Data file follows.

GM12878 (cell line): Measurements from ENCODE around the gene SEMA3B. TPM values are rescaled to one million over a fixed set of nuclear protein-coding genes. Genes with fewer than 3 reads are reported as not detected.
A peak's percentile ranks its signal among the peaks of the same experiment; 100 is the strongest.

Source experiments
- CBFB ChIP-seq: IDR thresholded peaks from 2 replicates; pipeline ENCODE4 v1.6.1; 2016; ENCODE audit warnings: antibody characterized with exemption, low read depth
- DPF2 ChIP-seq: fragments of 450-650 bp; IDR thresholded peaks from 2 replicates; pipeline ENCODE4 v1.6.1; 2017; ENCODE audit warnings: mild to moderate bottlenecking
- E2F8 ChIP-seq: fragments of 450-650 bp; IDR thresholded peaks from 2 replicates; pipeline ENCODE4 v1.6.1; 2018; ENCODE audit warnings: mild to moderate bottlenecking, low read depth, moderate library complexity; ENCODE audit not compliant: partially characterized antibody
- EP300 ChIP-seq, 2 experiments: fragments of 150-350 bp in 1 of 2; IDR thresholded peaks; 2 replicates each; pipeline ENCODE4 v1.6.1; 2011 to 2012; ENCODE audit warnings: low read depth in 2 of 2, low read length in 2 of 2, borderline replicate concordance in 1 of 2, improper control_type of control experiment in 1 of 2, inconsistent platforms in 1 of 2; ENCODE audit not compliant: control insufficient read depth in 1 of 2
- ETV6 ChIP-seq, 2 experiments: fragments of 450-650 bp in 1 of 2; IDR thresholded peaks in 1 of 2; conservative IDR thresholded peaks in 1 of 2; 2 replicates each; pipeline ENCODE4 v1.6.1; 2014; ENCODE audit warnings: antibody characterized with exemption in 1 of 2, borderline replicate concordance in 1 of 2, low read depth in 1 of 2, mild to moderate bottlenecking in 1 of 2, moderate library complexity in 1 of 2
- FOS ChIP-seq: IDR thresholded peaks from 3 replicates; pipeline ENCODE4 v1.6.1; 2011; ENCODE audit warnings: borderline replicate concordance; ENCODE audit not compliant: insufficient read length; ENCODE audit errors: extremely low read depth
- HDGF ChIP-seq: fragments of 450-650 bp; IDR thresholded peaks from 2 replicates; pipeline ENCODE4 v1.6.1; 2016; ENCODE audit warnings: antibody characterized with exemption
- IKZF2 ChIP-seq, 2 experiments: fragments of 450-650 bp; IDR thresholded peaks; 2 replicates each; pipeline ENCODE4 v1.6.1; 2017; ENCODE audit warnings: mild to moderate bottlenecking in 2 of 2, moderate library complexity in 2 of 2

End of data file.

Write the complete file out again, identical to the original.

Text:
GM12878 (cell line): Measurements from ENCODE around the gene SEMA3B. TPM values are rescaled to one million over a fixed set of nuclear protein-coding genes. Genes with fewer than 3 reads are reported as not detected.
A peak's percentile ranks its signal among the peaks of the same experiment; 100 is the strongest.

Source experiments
- CBFB ChIP-seq: IDR thresholded peaks from 2 replicates; pipeline ENCODE4 v1.6.1; 2016; ENCODE audit warnings: antibody characterized with exemption, low read depth
- DPF2 ChIP-seq: fragments of 450-650 bp; IDR thresholded peaks from 2 replicates; pipeline ENCODE4 v1.6.1; 2017; ENCODE audit warnings: mild to moderate bottlenecking
- E2F8 ChIP-seq: fragments of 450-650 bp; IDR thresholded peaks from 2 replicates; pipeline ENCODE4 v1.6.1; 2018; ENCODE audit warnings: mild to moderate bottlenecking, low read depth, moderate library complexity; ENCODE audit not compliant: partially characterized antibody
- EP300 ChIP-seq, 2 experiments: fragments of 150-350 bp in 1 of 2; IDR thresholded peaks; 2 replicates each; pipeline ENCODE4 v1.6.1; 2011 to 2012; ENCODE audit warnings: low read depth in 2 of 2, low read length in 2 of 2, borderline replicate concordance in 1 of 2, improper control_type of control experiment in 1 of 2, inconsistent platforms in 1 of 2; ENCODE audit not compliant: control insufficient read depth in 1 of 2
- ETV6 ChIP-seq, 2 experiments: fragments of 450-650 bp in 1 of 2; IDR thresholded peaks in 1 of 2; conservative IDR thresholded peaks in 1 of 2; 2 replicates each; pipeline ENCODE4 v1.6.1; 2014; ENCODE audit warnings: antibody characterized with exemption in 1 of 2, borderline replicate concordance in 1 of 2, low read depth in 1 of 2, mild to moderate bottlenecking in 1 of 2, moderate library complexity in 1 of 2
- FOS ChIP-seq: IDR thresholded peaks from 3 replicates; pipeline ENCODE4 v1.6.1; 2011; ENCODE audit warnings: borderline replicate concordance; ENCODE audit not compliant: insufficient read length; ENCODE audit errors: extremely low read depth
- HDGF ChIP-seq: fragments of 450-650 bp; IDR thresholded peaks from 2 replicates; pipeline ENCODE4 v1.6.1; 2016; ENCODE audit warnings: antibody characterized with exemption
- IKZF2 ChIP-seq, 2 experiments: fragments of 450-650 bp; IDR thresholded peaks; 2 replicates each; pipeline ENCODE4 v1.6.1; 2017; ENCODE audit warnings: mild to moderate bottlenecking in 2 of 2, moderate library complexity in 2 of 2